His was a wonderful, room-filling laugh when it came, and this was my first experience of it. It cooled the air like summer rain. An hour later we were having dinner together at Tony's after a couple of drinks, and that night was the beginning of our knowledge of each other underneath the office make-up, and of a lasting and deepening friendship. "I'm sorry, Thurber," he said. "I'm married to this magazine. It's all I think about. I knew a dog I liked once, a shepherd dog, when I was a boy. I don't like dogs as such, though, and I'll, by God, never run a department about dogs -- or about baseball, or about lawyers." His eyes grew sad; then he gritted his teeth, always a sign that he was about to express some deep antipathy, or grievance, or regret. "I'm running a column about women's fashions," he moaned, "and I never thought I'd come to that." I told him the "On and Off the Avenue" department was sound, a word he always liked to hear, but used sparingly. It cheered him up.

It wasn't long after that fateful night that Ross banged into my office one afternoon. He paced around for a full minute without saying anything, jingling the coins in his pocket. "You've been writing," he said finally. "I don't know how in hell you found time to write. I admit I didn't want you to. I could hit a dozen writers from here with this ash tray. They're undependable, no system, no self-discipline. Dorothy Parker says you're a writer, and so does Baird Leonard." His voice rose to its level of high decision. "All right then, if you're a writer, write! Maybe you've got something to say." He gave one of his famous prolonged sighs, an agonized protesting acceptance of a fact he had been fighting.

From then on I was a completely different man from the one he had futilely struggled to make me. No longer did he tell White that I had common sense. I was a writer now, not a hand-holder of artists, but a man who needed guidance. Years later he wrote my wife a letter to which he appended this postscript: "Your husband's opinion on a practical matter of this sort would have no value." We never again discussed tearing down walls, the Central Desk, the problems of advertisers, or anything else in the realm of the practical. If a manuscript was lost, "Thurber lost it." Once he accused me of losing a typescript that later turned up in an old briefcase of his own. This little fact made no difference. "If it hadn't been there," he said, "Thurber would have lost it." As I become more and more "productive," another of his fondest words, he became more and more convinced of my helplessness. "Thurber hasn't the vaguest idea what goes on around here," he would say.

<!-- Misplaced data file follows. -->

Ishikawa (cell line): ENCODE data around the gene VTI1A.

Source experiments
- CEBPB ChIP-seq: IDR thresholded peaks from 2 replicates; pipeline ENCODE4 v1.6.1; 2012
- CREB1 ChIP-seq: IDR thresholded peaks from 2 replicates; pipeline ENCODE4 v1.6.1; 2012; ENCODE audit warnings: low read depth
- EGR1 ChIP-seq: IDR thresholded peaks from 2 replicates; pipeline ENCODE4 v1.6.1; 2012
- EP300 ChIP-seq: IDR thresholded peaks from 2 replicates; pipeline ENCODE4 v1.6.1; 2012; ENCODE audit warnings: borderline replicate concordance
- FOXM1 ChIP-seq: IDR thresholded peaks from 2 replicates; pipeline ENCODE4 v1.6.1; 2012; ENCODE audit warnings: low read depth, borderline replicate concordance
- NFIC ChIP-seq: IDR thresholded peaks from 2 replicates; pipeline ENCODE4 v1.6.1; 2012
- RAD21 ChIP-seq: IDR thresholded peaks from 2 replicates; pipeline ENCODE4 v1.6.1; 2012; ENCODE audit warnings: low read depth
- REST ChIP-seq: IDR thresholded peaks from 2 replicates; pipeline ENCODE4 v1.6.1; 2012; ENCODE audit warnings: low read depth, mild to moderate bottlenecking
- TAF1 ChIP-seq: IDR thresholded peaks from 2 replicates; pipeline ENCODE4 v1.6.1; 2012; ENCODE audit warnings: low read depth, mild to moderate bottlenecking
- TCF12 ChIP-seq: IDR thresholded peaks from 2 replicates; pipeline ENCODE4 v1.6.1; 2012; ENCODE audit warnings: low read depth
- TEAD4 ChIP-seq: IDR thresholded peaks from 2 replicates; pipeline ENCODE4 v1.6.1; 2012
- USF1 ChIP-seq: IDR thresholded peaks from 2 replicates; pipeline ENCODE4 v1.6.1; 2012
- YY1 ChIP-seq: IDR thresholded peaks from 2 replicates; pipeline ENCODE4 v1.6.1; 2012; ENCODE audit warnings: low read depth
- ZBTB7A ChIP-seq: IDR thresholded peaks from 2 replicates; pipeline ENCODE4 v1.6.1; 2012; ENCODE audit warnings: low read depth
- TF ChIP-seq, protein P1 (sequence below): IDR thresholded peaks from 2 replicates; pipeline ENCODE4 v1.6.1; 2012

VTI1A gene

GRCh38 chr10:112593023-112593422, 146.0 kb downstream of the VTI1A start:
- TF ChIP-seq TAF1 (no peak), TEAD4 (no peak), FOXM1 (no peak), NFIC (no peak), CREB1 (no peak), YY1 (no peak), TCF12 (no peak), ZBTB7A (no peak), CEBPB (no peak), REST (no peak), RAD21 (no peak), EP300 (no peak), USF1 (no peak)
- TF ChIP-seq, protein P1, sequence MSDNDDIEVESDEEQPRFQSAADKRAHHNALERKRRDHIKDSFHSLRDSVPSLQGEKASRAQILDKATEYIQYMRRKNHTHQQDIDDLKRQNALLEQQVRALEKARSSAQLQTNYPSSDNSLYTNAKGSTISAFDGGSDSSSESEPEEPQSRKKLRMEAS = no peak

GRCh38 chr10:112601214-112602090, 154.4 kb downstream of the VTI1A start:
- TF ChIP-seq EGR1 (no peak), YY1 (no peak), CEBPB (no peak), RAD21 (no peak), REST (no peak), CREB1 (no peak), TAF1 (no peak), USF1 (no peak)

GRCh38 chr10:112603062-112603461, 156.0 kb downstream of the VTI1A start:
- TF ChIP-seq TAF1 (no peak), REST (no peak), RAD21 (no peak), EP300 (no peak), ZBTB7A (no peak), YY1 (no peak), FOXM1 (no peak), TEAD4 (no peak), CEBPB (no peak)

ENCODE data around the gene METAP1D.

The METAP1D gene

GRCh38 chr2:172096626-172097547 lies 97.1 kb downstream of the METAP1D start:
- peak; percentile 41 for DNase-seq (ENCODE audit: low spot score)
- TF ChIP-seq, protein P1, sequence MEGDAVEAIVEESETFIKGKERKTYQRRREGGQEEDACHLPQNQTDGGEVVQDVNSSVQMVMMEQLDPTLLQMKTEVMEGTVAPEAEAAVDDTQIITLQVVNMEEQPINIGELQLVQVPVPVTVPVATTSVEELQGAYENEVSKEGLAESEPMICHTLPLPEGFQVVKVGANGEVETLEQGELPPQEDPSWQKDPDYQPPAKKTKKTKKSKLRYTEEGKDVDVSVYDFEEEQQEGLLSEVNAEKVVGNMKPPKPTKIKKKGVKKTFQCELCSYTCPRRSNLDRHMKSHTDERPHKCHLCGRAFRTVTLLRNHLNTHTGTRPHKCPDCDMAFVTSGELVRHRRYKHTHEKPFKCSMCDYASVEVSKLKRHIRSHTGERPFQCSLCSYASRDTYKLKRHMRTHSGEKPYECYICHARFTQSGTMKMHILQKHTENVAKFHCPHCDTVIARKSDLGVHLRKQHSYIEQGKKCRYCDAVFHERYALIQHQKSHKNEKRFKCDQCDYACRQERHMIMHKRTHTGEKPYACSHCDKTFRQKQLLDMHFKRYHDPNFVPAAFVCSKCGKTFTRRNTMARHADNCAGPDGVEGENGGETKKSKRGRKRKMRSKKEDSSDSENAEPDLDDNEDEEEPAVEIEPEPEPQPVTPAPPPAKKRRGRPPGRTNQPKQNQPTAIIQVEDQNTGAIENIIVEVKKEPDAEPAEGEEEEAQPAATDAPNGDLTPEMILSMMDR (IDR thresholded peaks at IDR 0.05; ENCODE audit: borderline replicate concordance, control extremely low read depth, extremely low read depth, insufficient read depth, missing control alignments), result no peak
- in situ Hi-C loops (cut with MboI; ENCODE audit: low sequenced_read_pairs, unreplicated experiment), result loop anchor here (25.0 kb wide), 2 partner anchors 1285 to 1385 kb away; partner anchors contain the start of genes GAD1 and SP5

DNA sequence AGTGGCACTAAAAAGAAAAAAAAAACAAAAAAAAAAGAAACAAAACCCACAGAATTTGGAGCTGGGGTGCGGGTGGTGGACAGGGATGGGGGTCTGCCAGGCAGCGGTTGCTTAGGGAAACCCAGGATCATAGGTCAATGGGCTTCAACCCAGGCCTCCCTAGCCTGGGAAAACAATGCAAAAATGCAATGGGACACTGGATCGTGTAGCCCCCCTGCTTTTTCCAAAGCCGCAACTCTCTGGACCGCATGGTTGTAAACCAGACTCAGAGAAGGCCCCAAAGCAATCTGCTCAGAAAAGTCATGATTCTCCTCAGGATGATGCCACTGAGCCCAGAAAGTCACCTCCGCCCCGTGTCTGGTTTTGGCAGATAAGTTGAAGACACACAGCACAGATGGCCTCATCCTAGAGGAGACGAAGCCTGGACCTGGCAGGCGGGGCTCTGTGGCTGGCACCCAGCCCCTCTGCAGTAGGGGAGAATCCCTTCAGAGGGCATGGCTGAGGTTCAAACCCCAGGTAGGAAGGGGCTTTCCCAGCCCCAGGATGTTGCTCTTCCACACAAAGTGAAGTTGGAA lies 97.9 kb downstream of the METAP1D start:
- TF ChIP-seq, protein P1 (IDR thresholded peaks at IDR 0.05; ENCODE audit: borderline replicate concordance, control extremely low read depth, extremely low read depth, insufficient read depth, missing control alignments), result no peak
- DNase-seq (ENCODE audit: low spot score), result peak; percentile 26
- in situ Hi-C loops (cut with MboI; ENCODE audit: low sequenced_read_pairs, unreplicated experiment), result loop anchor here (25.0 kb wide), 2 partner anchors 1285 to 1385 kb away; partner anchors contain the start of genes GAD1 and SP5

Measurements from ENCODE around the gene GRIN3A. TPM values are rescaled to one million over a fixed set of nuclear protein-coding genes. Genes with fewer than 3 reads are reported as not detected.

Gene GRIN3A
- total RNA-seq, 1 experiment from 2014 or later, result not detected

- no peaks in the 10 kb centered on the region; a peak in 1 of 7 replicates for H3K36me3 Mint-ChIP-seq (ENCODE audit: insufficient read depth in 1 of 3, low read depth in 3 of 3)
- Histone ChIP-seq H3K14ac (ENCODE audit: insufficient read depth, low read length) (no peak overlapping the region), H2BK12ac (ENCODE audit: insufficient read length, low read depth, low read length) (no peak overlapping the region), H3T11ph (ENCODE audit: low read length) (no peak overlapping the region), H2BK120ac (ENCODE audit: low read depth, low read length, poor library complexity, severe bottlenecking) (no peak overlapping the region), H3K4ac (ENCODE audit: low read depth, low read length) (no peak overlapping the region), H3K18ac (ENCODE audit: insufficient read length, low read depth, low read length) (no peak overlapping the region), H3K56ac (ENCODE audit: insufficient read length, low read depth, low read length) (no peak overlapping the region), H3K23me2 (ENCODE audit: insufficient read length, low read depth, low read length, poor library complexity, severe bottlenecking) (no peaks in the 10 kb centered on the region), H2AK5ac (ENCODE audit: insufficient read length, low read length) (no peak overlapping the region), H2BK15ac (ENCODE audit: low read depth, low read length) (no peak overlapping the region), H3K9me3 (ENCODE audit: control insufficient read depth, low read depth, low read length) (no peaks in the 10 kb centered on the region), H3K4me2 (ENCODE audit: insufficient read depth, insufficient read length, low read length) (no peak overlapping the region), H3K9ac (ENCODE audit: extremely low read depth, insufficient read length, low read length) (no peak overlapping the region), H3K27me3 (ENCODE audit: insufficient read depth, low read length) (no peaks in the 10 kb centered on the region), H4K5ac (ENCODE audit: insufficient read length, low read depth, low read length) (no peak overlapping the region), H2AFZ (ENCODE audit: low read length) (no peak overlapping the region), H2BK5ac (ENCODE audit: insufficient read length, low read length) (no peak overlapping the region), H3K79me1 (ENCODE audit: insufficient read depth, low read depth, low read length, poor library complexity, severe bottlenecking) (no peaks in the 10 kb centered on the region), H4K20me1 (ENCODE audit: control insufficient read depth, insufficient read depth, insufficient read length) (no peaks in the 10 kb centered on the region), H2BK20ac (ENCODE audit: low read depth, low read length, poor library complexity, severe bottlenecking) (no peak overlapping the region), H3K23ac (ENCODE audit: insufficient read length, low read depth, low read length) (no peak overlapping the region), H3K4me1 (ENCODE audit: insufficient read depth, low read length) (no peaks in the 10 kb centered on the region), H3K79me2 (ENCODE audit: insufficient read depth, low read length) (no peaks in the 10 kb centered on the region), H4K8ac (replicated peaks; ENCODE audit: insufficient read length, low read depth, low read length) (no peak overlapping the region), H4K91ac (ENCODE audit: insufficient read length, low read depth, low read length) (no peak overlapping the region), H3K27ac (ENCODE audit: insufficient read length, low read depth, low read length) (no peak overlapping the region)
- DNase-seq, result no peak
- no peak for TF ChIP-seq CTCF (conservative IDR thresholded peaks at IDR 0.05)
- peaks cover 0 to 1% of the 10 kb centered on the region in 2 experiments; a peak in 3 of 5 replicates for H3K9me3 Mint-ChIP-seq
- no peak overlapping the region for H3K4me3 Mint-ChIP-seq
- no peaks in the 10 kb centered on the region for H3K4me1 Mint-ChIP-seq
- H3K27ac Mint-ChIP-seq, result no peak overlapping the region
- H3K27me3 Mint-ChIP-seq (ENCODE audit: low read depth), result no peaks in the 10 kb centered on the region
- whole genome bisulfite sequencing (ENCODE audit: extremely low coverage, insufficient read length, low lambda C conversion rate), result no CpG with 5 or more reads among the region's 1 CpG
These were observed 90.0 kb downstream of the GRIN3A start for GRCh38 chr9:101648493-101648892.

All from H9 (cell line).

I became one of the trio about whom he fretted and fussed continually -- the others were Andy White and Wolcott Gibbs. His admiration of good executive editors, except in the case of William Shawn, never carried with it the deep affection he had for productive writers. His warmth was genuine, but always carefully covered over by gruffness or snarl or a semblance of deep disapproval. Once, and only once, he took White and Gibbs and me to lunch at the Algonquin, with all the fret and fuss of a mother hen trying to get her chicks across a main thoroughfare. Later, back at the office, I heard him saying to someone on the phone, "I just came from lunch with three writers who couldn't have got back to the office alone."

Our illnesses, or moods, or periods of unproductivity were a constant source of worry to him. He visited me several times when I was in a hospital undergoing a series of eye operations in 1940 and 1941. On one of these visits, just before he left, he came over to the bed and snarled, "Goddam it, Thurber, I worry about you and England." England was at that time going through the German blitz. As my blindness increased, so did his concern. One noon he stopped at a table in the Algonquin lobby, where I was having a single cocktail with some friends before lunch. That afternoon he told White or Gibbs, "Thurber's over at the Algonquin lacing 'em in. He's the only drinking blind man I know."

He wouldn't go to the theater the night The Male Animal opened in January, 1940, but he wouldn't go to bed, either, until he had read the reviews, which fortunately were favorable. Then he began telephoning around town until, at a quarter of two in the morning, he reached me at Bleeck's. I went to the phone. The editor of the New Yorker began every phone conversation by announcing "Ross," a monosyllable into which he was able to pack the sound and sign of all his worries anxieties. His loud voice seemed to fill the receiver to overflowing. "Well, God bless you, Thurber," he said warmly, and then came the old familiar snarl: "Now, goddam it, maybe you can get something written for the magazine," and he hung up, but I can still hear him, over the years, loud and snarling, fond and comforting.